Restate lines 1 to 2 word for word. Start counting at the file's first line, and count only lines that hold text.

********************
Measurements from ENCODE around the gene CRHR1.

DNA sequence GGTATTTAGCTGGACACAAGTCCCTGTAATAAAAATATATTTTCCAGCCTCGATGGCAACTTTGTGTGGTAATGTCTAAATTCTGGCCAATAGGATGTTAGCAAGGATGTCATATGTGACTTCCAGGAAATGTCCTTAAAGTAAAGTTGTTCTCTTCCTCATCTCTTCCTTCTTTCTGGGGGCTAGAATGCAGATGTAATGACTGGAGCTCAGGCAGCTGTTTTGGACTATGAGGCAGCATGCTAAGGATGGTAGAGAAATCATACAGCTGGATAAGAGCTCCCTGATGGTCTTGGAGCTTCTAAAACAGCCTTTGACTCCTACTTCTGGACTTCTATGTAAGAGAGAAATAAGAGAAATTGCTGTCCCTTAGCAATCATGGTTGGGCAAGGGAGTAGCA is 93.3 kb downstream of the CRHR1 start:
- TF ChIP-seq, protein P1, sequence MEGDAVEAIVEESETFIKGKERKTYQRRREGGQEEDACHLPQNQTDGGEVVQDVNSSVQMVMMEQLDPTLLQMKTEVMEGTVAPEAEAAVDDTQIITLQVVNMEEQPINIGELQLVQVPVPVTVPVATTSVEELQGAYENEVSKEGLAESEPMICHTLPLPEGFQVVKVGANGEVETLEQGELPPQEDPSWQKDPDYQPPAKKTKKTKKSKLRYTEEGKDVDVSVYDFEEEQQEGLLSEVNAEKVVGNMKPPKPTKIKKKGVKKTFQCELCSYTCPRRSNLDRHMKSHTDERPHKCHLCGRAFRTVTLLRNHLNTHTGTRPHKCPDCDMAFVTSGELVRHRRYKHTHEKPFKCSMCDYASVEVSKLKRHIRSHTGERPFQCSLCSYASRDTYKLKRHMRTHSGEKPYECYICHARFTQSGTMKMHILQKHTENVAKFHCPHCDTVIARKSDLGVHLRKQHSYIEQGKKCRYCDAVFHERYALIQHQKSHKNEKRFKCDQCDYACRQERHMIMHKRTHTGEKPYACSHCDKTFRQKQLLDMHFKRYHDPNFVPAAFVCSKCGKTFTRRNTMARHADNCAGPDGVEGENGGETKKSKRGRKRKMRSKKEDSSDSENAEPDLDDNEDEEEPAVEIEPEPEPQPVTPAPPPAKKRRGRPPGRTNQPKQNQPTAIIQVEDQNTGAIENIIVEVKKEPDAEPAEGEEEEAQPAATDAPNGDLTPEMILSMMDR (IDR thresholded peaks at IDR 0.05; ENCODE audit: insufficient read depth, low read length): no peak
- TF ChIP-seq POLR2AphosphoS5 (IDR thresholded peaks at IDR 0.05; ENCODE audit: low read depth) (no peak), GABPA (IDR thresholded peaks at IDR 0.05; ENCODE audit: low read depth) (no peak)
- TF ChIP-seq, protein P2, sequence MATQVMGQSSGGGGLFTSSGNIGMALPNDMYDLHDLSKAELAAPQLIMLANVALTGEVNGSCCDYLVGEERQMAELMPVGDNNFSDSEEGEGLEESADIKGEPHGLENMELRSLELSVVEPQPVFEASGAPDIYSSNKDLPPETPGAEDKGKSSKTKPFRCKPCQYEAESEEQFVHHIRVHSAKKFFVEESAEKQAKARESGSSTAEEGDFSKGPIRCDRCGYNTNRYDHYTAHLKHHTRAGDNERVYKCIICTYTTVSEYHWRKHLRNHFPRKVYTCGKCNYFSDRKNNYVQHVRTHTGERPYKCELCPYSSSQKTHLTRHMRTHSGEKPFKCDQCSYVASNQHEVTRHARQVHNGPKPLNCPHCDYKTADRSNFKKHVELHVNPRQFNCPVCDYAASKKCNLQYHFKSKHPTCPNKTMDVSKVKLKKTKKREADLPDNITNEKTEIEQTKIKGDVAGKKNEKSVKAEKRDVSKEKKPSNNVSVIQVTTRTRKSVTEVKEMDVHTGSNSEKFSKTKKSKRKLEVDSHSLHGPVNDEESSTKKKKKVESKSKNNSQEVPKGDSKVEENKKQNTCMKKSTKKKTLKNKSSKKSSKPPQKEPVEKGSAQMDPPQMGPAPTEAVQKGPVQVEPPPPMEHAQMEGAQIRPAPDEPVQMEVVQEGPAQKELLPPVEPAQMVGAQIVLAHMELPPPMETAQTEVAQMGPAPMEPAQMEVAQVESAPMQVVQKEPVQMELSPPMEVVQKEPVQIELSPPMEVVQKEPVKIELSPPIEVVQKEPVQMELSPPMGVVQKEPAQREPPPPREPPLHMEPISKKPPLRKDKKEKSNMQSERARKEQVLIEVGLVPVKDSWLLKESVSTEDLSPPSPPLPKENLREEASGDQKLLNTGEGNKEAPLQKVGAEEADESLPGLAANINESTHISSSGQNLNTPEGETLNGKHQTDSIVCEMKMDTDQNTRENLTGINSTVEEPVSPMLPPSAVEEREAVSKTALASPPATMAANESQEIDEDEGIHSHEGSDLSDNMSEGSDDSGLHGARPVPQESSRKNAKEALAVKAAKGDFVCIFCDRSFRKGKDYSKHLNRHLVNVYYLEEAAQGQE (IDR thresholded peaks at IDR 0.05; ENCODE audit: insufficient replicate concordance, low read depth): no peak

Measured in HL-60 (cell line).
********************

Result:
Measurements from ENCODE around the gene CRHR1.

DNA sequence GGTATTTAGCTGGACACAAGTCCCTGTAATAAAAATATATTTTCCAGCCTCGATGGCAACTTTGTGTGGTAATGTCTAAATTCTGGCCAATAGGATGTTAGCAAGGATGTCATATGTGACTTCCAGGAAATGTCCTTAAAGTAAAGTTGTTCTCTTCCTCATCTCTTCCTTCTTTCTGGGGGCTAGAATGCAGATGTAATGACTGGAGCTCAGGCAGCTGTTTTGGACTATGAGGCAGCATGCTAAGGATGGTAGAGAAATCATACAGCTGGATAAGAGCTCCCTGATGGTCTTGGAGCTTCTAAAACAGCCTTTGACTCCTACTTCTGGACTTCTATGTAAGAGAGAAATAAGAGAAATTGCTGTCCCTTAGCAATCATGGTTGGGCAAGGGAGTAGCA is 93.3 kb downstream of the CRHR1 start: